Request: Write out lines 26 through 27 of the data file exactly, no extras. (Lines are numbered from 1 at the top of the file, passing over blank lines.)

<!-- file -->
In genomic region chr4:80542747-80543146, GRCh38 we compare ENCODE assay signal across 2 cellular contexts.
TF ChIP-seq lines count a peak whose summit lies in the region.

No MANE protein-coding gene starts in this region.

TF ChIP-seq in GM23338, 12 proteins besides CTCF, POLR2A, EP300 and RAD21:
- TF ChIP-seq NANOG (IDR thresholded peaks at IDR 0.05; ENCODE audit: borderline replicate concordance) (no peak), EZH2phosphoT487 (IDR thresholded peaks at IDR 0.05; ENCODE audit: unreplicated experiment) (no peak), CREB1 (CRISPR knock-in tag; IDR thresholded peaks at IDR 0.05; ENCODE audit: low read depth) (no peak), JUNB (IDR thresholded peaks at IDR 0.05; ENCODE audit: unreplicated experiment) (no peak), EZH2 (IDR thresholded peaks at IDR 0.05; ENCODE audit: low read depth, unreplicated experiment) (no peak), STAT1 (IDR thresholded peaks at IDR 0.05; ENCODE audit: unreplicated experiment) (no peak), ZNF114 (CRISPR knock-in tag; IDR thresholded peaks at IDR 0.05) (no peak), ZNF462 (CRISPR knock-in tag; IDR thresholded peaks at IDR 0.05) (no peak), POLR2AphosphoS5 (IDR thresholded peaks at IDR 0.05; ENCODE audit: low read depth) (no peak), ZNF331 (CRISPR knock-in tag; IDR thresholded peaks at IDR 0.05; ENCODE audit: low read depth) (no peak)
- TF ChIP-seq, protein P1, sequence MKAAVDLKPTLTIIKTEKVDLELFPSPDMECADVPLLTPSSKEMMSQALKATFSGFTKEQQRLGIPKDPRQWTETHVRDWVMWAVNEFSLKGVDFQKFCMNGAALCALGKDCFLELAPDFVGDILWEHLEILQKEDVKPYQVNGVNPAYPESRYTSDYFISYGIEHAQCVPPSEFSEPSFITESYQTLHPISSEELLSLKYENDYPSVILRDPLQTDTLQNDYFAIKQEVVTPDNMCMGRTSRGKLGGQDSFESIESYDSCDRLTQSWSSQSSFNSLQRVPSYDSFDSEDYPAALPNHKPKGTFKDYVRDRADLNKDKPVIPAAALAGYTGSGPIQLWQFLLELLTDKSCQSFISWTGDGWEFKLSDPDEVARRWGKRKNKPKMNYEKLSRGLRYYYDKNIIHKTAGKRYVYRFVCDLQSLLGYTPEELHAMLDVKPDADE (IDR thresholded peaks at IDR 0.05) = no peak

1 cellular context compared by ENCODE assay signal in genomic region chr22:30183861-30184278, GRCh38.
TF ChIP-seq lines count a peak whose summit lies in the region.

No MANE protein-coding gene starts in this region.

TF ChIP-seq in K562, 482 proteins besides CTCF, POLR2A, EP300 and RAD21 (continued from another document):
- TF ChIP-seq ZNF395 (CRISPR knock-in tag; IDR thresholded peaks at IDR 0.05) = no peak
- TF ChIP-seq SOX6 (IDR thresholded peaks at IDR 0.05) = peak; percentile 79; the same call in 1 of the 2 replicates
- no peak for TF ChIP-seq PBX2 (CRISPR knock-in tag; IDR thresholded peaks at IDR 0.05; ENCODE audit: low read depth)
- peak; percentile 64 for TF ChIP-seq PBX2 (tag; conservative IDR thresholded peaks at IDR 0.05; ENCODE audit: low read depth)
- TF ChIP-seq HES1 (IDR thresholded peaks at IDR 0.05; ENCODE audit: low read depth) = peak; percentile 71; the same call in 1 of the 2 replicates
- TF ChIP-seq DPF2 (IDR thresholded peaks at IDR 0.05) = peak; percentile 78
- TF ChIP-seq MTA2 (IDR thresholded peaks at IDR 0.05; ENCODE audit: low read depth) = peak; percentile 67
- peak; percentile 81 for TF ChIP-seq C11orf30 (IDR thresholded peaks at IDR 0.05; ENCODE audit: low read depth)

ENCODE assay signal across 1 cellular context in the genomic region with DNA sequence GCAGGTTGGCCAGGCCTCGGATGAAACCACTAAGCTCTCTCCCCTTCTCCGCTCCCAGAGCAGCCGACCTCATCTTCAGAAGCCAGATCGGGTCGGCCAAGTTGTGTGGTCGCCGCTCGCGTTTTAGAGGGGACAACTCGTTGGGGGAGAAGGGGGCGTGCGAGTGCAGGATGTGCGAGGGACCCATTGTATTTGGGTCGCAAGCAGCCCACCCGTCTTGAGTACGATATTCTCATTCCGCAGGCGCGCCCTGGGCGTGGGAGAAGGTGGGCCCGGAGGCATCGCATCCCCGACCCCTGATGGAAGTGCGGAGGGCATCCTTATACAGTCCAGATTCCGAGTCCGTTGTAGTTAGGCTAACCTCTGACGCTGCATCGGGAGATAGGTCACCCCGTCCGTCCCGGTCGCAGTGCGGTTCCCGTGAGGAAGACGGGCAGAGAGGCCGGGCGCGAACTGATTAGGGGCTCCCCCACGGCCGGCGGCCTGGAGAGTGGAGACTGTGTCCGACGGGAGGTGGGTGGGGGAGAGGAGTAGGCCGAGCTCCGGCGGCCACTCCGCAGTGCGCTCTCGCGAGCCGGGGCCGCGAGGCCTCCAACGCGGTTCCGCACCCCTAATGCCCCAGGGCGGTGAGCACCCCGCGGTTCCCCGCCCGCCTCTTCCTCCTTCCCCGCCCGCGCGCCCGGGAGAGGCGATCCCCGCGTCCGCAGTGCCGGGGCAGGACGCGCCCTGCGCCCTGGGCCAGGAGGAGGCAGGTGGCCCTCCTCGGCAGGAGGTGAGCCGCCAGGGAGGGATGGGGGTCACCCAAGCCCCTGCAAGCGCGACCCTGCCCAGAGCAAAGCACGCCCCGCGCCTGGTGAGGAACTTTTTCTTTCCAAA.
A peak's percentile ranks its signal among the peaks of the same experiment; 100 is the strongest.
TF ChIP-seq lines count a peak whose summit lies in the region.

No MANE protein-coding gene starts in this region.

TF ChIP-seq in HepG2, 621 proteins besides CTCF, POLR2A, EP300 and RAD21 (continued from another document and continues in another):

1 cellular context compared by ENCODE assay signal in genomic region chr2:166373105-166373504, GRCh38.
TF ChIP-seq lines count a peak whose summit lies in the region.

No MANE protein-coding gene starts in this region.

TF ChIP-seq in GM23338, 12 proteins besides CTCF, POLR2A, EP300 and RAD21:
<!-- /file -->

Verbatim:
No MANE protein-coding gene starts in this region.

TF ChIP-seq in GM23338, 12 proteins besides CTCF, POLR2A, EP300 and RAD21: